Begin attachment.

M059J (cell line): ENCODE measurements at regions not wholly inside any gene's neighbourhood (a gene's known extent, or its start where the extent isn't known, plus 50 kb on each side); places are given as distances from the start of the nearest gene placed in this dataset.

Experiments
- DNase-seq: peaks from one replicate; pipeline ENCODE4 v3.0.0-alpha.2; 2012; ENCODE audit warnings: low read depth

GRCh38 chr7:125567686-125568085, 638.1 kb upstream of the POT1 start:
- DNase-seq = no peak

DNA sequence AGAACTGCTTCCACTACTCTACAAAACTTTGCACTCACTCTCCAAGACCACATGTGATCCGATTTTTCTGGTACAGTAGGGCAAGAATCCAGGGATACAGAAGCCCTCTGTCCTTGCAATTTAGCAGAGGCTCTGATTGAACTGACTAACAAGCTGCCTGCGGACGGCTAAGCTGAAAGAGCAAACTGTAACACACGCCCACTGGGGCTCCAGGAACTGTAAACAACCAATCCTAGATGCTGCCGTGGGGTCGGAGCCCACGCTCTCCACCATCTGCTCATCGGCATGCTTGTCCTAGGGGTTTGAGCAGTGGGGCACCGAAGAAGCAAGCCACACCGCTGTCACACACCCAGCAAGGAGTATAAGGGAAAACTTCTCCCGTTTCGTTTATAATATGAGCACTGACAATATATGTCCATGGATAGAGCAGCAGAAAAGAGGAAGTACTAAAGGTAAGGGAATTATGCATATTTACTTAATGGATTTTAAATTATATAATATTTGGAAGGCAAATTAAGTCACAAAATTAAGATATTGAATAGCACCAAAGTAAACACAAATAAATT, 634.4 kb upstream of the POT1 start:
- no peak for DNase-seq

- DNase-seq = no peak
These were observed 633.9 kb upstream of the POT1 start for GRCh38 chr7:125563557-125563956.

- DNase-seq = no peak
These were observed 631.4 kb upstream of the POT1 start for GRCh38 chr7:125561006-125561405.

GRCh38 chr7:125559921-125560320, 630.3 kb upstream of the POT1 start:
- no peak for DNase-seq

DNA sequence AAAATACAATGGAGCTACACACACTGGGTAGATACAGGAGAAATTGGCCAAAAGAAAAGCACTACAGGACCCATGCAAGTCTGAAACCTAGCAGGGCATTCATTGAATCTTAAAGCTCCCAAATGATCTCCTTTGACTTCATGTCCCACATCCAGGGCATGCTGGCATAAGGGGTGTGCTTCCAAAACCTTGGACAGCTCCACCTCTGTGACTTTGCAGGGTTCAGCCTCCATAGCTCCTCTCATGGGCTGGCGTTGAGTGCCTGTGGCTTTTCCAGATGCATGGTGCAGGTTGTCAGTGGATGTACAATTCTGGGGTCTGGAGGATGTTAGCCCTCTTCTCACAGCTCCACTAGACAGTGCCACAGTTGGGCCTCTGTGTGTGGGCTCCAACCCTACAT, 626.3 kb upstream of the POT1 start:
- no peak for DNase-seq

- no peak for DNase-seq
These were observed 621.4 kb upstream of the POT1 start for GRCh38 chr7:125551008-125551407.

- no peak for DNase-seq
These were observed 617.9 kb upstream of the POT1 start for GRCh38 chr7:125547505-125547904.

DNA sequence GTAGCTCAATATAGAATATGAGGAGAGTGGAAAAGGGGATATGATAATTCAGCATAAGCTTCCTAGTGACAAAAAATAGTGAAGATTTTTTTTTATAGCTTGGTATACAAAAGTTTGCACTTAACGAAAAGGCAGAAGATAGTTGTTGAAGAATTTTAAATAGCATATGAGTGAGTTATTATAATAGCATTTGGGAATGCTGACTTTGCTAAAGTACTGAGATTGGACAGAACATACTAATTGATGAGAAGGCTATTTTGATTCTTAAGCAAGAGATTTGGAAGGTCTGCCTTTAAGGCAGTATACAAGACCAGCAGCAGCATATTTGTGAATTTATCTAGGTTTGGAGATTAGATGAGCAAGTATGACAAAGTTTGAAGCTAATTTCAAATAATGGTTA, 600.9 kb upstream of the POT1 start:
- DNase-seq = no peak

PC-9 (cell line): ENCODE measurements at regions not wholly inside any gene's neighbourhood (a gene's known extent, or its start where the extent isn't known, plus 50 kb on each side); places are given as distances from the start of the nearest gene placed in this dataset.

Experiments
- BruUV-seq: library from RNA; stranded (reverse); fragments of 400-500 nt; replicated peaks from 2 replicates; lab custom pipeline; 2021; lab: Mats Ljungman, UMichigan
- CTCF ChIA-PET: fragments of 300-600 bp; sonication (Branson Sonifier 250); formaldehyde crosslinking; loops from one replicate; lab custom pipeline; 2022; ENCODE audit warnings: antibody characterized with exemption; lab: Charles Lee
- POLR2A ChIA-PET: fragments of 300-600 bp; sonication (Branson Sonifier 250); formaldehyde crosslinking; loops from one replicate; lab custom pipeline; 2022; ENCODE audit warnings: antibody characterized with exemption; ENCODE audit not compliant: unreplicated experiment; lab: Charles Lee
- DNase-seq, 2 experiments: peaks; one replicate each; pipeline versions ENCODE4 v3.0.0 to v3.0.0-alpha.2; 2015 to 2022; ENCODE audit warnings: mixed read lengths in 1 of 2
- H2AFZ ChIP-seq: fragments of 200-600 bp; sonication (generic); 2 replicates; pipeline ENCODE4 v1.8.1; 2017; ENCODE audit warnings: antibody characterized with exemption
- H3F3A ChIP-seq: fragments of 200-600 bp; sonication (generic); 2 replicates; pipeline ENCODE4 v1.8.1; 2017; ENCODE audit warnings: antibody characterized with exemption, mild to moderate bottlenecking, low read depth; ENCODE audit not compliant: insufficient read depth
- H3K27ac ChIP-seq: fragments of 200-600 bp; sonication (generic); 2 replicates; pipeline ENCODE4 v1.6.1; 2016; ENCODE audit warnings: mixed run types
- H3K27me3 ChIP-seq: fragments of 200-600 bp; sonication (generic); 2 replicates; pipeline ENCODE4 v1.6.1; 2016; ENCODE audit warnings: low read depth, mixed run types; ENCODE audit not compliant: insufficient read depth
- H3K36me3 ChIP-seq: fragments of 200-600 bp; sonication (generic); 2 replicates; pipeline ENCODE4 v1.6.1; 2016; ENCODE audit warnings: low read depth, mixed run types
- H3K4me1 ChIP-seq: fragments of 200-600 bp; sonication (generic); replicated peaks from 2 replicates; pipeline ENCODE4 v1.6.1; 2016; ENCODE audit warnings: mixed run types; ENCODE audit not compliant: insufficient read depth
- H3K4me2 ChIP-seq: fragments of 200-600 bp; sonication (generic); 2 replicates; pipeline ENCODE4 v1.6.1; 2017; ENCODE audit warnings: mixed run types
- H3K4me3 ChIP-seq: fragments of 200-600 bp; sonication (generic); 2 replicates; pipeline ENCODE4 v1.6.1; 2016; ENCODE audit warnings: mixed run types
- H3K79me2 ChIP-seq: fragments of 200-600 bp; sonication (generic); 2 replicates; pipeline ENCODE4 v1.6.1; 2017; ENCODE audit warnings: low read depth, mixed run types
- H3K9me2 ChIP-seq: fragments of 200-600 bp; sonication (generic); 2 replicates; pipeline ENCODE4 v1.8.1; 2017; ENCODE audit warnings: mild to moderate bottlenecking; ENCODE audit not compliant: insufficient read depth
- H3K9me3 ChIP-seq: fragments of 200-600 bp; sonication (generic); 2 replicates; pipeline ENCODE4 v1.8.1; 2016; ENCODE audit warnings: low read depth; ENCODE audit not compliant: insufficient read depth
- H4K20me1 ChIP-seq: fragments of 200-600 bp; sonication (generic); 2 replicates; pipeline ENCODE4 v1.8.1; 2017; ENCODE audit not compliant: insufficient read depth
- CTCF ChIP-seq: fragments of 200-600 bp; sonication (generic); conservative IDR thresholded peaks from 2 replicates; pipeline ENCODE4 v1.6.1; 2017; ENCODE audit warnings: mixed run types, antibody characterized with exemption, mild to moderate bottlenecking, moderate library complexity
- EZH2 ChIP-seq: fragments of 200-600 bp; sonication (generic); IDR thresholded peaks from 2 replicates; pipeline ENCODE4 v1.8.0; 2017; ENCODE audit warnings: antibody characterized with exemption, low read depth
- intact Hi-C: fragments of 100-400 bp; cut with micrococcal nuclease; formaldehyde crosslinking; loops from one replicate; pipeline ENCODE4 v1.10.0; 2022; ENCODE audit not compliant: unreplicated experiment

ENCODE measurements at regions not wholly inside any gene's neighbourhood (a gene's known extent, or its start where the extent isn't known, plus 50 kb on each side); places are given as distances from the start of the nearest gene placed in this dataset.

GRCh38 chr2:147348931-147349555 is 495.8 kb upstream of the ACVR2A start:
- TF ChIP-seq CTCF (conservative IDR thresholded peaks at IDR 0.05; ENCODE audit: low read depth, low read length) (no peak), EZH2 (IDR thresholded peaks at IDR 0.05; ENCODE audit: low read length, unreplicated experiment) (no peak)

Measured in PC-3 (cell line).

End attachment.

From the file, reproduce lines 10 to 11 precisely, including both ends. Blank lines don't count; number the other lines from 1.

- DNase-seq = no peak
These were observed 631.4 kb upstream of the POT1 start for GRCh38 chr7:125561006-125561405.